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Voting Rights History

  • By 1856: Universal white male suffrage[1]
  • 1870: The 15th Amendment is passed and prohibits restricting suffrage based on race[2]
  • 1920: Women are given the right to vote[3]

What Can be Found in the Records

For more information about how Voter Records can help your genealogical research see United States Voting Records.
Voting records often contain:

  • Name
  • Birth place
  • Residence
  • Years living in city, county, state
  • Whether naturalized, date, court

How to Find Voter Records

Most voter records were kept on the county level (for New England states this should be town level). To see what FamilySearch has for your county (town) of research follow these steps:

  • Go to the FamilySearch Catalog and in the place field type in New Jersey
  • Go to United States, New Jersey
  • Once there, click on "Places within United States, New Jersey"
  • Select the county that contains your town of interest
  • If FamilySearch has voter records for your county, they will be under "Voting Registers"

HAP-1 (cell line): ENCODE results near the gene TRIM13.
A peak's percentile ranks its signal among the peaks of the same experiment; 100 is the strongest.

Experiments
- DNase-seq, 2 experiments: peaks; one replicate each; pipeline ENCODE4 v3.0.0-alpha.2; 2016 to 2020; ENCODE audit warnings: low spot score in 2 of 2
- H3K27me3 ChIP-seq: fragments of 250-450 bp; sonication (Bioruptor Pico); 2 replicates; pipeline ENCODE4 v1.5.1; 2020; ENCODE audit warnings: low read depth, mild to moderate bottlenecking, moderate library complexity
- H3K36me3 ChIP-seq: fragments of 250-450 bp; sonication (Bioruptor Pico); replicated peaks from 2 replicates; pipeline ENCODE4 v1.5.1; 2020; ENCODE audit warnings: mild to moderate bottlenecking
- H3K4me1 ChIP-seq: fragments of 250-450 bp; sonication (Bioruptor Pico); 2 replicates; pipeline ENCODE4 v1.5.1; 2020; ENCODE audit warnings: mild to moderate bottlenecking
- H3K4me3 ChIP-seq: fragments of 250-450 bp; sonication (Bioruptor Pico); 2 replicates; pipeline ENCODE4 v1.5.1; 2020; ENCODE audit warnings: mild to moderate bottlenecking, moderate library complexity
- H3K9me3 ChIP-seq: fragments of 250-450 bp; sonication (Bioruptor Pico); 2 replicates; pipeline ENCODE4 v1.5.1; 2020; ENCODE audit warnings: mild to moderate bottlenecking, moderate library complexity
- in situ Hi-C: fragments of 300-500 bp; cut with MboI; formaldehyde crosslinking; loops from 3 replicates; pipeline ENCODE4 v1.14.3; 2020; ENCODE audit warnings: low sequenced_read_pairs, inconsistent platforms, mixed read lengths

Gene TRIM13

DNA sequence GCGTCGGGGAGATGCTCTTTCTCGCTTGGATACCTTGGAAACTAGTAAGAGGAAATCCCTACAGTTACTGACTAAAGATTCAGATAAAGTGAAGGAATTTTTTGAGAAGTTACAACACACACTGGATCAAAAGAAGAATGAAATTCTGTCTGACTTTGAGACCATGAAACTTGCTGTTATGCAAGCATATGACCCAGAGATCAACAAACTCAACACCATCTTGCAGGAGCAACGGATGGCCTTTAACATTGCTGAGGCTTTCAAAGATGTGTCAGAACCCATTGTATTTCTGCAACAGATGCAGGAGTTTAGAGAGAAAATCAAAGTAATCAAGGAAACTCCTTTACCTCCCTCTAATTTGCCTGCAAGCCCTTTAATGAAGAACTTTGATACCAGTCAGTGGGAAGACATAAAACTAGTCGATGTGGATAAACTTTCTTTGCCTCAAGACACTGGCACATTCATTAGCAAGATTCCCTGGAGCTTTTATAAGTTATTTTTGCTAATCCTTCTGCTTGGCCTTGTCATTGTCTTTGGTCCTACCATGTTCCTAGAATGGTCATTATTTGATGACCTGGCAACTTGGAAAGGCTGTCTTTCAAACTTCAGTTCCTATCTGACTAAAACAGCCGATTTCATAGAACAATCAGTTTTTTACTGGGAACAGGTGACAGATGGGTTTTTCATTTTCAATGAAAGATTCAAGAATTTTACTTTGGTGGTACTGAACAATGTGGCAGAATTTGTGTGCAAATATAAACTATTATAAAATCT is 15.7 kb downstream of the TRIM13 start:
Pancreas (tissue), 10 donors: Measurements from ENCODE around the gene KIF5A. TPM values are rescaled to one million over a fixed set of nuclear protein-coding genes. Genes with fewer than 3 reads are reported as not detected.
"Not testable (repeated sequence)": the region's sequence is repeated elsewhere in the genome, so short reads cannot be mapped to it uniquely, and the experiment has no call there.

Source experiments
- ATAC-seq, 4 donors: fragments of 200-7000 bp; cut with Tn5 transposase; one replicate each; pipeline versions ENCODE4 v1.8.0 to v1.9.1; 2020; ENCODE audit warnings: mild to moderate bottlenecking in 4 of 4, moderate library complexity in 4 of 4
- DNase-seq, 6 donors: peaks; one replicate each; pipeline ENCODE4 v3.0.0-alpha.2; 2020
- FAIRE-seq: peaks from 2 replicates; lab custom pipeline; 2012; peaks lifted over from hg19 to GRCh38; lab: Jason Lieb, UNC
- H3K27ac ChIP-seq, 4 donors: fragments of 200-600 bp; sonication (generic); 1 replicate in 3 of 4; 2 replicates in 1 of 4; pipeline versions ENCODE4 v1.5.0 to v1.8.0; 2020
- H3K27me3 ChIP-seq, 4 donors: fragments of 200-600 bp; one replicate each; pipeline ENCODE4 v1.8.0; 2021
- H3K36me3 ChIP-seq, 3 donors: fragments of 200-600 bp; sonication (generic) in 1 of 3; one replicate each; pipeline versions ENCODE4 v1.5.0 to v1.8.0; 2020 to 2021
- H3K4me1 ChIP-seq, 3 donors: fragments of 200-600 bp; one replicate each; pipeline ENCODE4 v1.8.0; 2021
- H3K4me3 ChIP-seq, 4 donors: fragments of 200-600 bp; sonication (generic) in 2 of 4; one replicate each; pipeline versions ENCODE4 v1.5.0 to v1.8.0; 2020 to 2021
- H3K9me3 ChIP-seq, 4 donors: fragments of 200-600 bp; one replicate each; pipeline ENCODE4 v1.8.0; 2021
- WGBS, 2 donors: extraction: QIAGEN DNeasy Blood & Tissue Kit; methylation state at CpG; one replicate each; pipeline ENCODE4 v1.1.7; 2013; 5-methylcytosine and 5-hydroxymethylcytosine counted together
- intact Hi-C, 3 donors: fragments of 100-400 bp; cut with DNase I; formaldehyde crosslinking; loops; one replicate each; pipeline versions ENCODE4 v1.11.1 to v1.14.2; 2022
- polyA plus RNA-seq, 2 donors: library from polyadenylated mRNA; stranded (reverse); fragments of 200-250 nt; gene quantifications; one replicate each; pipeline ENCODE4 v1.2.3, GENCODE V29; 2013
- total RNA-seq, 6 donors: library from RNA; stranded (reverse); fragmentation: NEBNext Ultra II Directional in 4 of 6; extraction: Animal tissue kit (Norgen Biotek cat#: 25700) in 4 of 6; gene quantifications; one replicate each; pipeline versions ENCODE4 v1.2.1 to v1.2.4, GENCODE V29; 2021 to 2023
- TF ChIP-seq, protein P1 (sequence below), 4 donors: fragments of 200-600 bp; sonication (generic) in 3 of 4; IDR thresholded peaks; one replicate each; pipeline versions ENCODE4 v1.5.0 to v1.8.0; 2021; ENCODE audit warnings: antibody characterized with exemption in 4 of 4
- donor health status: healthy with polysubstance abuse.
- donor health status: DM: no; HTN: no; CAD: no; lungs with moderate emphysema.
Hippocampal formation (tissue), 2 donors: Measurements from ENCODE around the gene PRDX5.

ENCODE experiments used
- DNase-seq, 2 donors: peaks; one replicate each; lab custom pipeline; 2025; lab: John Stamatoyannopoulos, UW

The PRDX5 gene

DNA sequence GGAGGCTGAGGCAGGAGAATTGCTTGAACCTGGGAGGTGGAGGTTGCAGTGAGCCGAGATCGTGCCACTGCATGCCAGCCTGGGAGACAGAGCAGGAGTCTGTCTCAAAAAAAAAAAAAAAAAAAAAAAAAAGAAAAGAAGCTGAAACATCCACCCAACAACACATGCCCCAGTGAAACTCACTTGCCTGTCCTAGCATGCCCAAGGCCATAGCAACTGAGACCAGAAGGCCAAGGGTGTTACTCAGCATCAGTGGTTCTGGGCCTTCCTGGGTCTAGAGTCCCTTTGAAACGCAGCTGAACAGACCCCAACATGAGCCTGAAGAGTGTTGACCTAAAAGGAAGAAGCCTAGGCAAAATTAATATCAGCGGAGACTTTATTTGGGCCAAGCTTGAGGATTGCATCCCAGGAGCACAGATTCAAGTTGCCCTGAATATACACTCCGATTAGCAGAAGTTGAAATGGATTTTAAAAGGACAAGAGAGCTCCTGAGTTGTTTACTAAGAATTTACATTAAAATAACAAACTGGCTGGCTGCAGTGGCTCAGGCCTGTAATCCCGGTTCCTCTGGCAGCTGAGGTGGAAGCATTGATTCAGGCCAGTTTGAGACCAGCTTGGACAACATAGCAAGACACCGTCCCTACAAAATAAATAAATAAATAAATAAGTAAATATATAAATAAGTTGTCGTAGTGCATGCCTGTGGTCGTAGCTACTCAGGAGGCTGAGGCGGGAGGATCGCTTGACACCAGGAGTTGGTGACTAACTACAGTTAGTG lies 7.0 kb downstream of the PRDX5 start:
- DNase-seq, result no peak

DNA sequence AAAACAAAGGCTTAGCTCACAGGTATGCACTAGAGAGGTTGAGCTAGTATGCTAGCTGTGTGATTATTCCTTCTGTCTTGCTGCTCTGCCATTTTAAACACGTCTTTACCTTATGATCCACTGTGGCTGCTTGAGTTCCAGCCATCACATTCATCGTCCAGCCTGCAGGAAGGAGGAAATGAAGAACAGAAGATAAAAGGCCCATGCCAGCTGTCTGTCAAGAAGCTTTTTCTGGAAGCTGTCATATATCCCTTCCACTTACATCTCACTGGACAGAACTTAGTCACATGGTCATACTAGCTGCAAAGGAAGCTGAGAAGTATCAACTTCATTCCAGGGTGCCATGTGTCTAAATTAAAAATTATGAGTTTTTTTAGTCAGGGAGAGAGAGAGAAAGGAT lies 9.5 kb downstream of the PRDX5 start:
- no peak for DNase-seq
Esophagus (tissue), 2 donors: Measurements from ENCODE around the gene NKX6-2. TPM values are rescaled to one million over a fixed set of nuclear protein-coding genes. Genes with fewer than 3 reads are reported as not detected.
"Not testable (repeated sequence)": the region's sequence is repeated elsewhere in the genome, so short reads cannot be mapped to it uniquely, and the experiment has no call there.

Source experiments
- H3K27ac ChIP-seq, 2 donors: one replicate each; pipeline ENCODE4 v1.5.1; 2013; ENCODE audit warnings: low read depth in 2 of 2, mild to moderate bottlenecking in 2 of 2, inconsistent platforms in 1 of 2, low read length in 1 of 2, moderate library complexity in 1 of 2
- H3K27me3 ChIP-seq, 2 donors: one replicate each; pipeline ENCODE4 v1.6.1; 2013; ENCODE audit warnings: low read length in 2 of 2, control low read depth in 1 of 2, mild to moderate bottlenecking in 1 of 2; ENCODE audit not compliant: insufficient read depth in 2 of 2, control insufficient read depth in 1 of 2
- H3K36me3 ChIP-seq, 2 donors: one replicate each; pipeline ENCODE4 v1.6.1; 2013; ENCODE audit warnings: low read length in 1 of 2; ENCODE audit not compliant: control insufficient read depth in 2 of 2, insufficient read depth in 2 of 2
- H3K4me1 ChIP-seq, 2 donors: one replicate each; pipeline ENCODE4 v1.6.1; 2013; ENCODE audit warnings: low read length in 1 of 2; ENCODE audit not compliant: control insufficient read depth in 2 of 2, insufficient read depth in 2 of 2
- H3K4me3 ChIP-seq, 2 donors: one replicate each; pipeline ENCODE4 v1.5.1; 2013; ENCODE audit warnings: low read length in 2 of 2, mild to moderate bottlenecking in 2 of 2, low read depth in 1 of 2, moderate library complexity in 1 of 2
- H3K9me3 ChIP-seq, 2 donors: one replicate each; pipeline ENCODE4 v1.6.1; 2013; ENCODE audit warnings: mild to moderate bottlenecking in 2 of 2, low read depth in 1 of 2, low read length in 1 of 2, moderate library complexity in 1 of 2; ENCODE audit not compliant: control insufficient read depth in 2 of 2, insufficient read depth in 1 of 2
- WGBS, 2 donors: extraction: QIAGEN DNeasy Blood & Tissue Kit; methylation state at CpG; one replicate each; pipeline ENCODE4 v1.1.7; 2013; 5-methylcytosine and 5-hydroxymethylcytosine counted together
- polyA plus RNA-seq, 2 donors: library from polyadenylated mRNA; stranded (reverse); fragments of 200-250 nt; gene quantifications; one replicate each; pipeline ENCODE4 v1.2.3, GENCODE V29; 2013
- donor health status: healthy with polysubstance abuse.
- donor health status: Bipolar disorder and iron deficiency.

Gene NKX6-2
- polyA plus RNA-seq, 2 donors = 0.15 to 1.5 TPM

References

  1. Wikipedia contributors, "Timeline of voting rights in the United States," in "Wikipedia: the Free Encyclopedia,"https://en.wikipedia.org/wiki/Timeline_of_voting_rights_in_the_United_States, accessed 2 February 2020.
  2. Wikipedia contributors, "Black suffrage," in "Wikipedia: the Free Encyclopedia," https://en.wikipedia.org/wiki/Black_suffrage#United_States, accessed 2 February 2020.
  3. Wikipedia contributors, "Women's suffrage in the United States," in "Wikipedia: the Free Encyclopedia," https://en.wikipedia.org/wiki/Women%27s_suffrage_in_the_United_States, accessed 2 February 2020.